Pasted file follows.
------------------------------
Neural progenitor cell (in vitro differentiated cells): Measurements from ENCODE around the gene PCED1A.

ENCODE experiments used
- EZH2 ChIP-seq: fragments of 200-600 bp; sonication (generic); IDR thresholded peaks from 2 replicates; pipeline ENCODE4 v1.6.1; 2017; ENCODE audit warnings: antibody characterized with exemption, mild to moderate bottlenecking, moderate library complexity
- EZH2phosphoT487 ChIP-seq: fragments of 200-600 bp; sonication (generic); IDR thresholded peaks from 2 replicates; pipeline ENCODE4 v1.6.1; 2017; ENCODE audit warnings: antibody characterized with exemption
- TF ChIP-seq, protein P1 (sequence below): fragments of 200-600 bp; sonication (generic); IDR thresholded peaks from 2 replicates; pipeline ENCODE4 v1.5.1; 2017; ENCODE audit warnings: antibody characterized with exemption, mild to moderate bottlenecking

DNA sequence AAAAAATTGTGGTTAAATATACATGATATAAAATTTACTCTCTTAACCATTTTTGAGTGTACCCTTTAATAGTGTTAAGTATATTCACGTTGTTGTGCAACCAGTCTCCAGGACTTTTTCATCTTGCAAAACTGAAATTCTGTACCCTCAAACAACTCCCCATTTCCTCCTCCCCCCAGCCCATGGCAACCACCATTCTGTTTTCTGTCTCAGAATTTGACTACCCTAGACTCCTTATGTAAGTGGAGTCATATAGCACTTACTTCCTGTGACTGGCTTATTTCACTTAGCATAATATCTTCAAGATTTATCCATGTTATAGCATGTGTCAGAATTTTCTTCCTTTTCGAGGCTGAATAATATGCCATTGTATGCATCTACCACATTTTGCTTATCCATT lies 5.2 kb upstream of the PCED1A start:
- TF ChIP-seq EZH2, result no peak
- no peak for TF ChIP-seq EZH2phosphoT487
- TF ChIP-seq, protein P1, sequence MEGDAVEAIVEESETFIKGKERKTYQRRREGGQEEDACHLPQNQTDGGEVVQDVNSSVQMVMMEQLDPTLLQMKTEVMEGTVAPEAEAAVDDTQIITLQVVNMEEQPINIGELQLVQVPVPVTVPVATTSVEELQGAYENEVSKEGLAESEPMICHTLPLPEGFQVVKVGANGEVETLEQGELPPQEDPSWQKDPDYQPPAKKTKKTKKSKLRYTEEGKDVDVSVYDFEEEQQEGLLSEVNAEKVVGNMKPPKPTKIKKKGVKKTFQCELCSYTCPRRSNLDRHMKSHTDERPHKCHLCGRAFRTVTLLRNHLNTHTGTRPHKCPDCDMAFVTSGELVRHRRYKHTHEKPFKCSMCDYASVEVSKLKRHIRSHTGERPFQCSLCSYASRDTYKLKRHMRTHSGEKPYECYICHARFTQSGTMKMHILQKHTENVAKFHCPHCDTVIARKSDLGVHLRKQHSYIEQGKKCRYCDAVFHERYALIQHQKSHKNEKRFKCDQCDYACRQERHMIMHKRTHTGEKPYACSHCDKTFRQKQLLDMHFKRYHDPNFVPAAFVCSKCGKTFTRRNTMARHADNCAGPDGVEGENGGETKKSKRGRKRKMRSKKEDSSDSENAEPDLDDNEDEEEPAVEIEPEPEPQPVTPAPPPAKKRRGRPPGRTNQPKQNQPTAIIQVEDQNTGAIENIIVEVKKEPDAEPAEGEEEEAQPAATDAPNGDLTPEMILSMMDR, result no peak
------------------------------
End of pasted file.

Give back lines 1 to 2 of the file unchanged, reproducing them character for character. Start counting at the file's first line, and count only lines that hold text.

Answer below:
Neural progenitor cell (in vitro differentiated cells): Measurements from ENCODE around the gene PCED1A.

ENCODE experiments used